Wednesday, 1 January 2014

Social media and people with dementia


Some time ago I looked at this subject and could not get my head around it very well, so I am having another go



I am wondering whether it is beneficial for people with dementia to use social media, and I think it does by the number of individuals with this illness using blogs, and social media websites such as Twitter and Facebook.

Of course there are various places we can go and I don't know them myself so cannot discuss them

A few years ago I was told by my consultant to write my life story as a way of keeping my brain active.
I then noticed and got involved with social media websites as a way of finding out more about my illness, Early Onset Lewy Body Dementia.



Since then I have found many new friends around the world who were doing the same thing, and we all share the information, on a regular basis.



However this can cover a very large area and many websites, chat rooms and blogs.



Blogs



Blogging allows you to write down items about you and your illness, without expecting anyone to answer.


My consultant told me, that by writing my problems down it would help me to come to terms, with some of them.


It also helps me to look at the other problems we face on a daily basis, such as negative media reports about miracle cures, which are then shot down in flames by researchers. Many of these things cause us a lot of upset and disgust, as we have an illness which has no known cure, and these headlines are down just to sell newspapers, and nothing else


Blogging allows you to look at what is happening around the world where dementia is concerned, because I get some interesting answers at times



Facebook



Facebook is somewhere where we find teenagers etc, who are very interested in learning more about Grandfathers or Grandmothers illness, without being told by parents that its none of your business, or you simply don't understand.


There are many groups on facebook relating to dementia, so its a good place to go for help and support from people in the same position, although we must remember that we may have a similar form of dementia but we may also have vastly different symptoms



Twitter




Twitter seems to a be far reaching web news website, where any news gets maximum coverage at the click of a button.



While not everyone can benefit from social media as they simply were not diagnosed early enough, it is beneficial to many others. I was told to keep my brain active in the hope that it would not slow down, and although this is good advice it does not always work, as we all have good days and bad days, so its a case of doing what you can while you can.


This has a faster response at times but to me its not as personal as the other websites, as you can also get people following who will never agree with anyone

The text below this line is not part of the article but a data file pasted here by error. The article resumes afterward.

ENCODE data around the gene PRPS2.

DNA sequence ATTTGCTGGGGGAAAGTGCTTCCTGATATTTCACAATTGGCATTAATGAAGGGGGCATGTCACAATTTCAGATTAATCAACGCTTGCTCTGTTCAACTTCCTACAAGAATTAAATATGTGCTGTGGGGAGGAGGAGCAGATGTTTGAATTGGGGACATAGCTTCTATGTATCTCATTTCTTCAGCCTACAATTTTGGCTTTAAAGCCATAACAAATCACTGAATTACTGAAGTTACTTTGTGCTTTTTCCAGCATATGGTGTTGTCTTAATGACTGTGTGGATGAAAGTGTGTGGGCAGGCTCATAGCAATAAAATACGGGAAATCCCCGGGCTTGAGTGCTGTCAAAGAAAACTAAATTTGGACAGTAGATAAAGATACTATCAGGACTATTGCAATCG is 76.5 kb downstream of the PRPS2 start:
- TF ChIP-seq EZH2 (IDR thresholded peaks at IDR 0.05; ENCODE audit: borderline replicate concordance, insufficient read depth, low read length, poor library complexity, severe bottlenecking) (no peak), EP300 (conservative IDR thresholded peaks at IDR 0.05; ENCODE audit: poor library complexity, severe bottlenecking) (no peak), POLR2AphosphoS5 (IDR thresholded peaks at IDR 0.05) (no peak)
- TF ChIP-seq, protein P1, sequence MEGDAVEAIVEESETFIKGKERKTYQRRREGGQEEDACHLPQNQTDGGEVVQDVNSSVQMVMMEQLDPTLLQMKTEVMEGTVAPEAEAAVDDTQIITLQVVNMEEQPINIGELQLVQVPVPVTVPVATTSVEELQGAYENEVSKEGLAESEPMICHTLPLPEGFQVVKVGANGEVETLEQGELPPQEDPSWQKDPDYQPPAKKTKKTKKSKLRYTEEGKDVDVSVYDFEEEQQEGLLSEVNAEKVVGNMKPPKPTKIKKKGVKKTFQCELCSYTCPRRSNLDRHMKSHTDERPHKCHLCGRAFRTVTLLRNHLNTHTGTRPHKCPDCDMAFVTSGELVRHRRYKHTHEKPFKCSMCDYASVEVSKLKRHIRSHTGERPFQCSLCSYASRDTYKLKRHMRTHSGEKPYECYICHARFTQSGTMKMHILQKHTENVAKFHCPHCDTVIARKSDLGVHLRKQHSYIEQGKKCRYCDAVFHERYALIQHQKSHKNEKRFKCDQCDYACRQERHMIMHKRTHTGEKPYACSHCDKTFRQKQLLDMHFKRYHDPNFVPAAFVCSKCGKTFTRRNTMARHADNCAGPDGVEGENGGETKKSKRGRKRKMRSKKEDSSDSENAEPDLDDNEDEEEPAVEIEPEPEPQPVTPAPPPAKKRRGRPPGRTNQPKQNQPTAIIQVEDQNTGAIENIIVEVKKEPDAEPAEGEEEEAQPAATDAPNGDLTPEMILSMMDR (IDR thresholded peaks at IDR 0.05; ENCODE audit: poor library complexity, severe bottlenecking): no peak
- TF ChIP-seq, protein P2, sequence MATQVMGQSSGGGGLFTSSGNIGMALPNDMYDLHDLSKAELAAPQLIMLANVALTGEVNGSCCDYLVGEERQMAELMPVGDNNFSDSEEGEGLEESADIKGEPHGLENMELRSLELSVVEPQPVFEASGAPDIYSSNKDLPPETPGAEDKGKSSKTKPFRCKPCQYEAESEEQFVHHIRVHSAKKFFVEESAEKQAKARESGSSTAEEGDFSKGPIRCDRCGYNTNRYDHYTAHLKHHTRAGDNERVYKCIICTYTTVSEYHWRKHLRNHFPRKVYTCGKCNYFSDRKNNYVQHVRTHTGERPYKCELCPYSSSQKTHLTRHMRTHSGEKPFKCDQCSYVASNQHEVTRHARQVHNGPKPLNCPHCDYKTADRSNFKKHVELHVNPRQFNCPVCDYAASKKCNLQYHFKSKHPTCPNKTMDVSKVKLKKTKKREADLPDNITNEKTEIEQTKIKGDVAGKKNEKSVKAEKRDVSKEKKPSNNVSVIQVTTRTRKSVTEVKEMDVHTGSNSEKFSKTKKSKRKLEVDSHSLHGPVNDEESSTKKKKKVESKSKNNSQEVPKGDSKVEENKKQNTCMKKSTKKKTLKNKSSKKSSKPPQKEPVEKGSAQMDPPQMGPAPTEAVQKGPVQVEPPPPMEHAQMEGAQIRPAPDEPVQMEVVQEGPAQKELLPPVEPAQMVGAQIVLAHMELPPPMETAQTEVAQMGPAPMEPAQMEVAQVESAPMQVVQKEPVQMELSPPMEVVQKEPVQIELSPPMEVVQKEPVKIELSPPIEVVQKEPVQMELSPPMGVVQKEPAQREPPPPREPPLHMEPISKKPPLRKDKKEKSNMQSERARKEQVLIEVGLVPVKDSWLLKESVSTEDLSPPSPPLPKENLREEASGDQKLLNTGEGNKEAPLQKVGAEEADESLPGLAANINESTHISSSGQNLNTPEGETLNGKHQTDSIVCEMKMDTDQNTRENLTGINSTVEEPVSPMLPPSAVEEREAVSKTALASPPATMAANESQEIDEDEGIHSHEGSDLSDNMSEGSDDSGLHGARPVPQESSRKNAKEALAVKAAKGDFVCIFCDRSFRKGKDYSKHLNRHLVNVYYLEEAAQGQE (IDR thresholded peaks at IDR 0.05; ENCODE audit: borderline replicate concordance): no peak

Dementia Websites and Chatrooms



These vary around the world, some are set up for all users, while others prefer to keep people with dementia in a separate section to caregivers or carers. This is for various reasons, but I think the main one is that some Caregivers think that because they have looked after one person with dementia, they know it all, and this causes a lot of upset, among those with the illness.


The reason being that there may be around 12 types of dementia, but within that there are over 120 variations, so whatever happens no two people with the same form of dementia have the same symptoms or problems, so no one answer fits all. I did once speak about social media at one event, and was then spoken to by a professor in dementia, who then said that some of these chat rooms can have the wrong effect on people with dementia.



After his discussion I understood where he was coming from, because although most caregivers or carers are trying to do their best to help us, one or two, push the boundaries too far and cause problems.



I have not come across this type of thing recently so I do not know if it still goes on.

But many chat rooms do a very good job, in supporting people with the illness and their loved ones, and long may they carry on.



There are also a few very good websites which are only for people with dementia. I have visited one or two, but my spelling and grammar are not what they used to be so I cannot go there now as I don't wish to make myself look silly.


 I know we all make mistakes, but I always had pride in my spelling and grammar, so when it slips, you feel like giving up altogether


So to me these places do a wonderful job, providing of course that we can all use the computer and have access to the internet.


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